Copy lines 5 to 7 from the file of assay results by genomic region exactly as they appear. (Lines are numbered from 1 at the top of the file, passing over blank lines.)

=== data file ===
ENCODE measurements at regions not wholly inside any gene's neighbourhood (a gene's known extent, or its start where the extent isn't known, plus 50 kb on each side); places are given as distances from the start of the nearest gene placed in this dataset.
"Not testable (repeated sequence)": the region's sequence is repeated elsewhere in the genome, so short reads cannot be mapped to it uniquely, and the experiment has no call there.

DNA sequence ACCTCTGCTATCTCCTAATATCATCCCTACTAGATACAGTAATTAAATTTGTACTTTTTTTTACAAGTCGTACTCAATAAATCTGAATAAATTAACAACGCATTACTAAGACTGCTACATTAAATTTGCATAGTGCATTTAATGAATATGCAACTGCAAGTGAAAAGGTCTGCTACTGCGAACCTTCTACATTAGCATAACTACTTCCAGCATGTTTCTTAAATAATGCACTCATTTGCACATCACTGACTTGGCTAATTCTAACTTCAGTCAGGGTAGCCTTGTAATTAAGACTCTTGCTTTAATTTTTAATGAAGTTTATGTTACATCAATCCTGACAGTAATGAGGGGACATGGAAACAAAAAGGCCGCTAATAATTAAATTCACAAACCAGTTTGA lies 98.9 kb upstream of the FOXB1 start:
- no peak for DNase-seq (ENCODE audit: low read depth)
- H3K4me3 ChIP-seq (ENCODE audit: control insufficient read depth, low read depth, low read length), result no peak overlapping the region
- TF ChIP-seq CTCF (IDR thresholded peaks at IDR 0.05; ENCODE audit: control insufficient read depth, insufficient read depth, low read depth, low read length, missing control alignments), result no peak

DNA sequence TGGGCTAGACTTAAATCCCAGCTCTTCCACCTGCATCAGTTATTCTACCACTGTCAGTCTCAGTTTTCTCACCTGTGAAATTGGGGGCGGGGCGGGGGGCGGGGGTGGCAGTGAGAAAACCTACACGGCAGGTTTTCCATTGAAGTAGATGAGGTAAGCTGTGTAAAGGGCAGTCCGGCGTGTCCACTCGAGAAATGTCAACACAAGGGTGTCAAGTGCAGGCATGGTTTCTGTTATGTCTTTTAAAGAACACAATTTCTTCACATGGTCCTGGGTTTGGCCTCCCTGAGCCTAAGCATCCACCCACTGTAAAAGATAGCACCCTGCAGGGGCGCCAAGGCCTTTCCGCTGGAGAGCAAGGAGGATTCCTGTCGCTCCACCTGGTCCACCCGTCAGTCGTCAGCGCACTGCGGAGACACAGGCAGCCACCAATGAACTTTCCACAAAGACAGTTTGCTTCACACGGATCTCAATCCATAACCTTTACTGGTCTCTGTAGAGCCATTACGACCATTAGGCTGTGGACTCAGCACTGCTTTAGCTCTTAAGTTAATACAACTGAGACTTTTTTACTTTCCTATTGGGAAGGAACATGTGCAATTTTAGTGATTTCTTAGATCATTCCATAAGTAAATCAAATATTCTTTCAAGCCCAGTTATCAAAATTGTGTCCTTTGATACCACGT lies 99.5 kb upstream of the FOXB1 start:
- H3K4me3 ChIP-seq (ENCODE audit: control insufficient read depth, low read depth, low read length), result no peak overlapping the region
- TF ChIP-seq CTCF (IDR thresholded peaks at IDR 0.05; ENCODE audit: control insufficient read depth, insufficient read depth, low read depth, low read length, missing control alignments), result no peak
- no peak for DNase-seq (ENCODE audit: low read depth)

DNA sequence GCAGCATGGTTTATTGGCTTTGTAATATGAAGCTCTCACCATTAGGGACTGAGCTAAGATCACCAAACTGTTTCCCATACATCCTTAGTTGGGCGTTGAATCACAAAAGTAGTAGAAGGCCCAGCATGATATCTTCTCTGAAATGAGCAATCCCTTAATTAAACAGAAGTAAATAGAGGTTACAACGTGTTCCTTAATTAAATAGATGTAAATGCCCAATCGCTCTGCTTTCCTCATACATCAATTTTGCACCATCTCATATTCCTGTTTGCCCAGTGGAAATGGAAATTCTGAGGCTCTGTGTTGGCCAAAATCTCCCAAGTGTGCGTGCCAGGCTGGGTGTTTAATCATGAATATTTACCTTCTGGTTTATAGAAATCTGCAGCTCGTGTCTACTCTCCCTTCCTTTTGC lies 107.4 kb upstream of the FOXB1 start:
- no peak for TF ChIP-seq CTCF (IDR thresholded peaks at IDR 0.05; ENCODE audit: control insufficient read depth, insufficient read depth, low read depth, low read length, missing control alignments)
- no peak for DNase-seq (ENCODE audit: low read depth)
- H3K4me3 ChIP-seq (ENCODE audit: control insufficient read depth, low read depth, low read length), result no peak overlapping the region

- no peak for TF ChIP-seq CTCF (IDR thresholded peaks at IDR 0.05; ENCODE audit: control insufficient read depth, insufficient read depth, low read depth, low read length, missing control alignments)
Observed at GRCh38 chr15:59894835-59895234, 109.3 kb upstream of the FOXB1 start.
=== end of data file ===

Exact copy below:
- H3K4me3 ChIP-seq (ENCODE audit: control insufficient read depth, low read depth, low read length), result no peak overlapping the region
- TF ChIP-seq CTCF (IDR thresholded peaks at IDR 0.05; ENCODE audit: control insufficient read depth, insufficient read depth, low read depth, low read length, missing control alignments), result no peak

DNA sequence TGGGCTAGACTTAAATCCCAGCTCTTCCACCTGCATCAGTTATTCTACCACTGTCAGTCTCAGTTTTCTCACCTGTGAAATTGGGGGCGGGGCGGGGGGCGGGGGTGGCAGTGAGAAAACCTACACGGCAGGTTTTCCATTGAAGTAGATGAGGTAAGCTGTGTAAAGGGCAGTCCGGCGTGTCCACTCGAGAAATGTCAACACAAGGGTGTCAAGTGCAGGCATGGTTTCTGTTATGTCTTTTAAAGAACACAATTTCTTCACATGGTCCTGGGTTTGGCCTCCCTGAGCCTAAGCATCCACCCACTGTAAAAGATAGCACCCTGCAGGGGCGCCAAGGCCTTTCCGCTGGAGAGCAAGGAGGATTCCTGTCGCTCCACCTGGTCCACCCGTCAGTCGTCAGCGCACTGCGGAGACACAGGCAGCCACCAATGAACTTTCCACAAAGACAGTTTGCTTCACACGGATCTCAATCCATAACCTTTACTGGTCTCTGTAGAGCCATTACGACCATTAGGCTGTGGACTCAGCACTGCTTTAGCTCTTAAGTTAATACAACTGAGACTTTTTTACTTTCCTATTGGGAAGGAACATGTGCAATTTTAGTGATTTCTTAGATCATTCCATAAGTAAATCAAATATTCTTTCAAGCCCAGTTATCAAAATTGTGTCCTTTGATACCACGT lies 99.5 kb upstream of the FOXB1 start: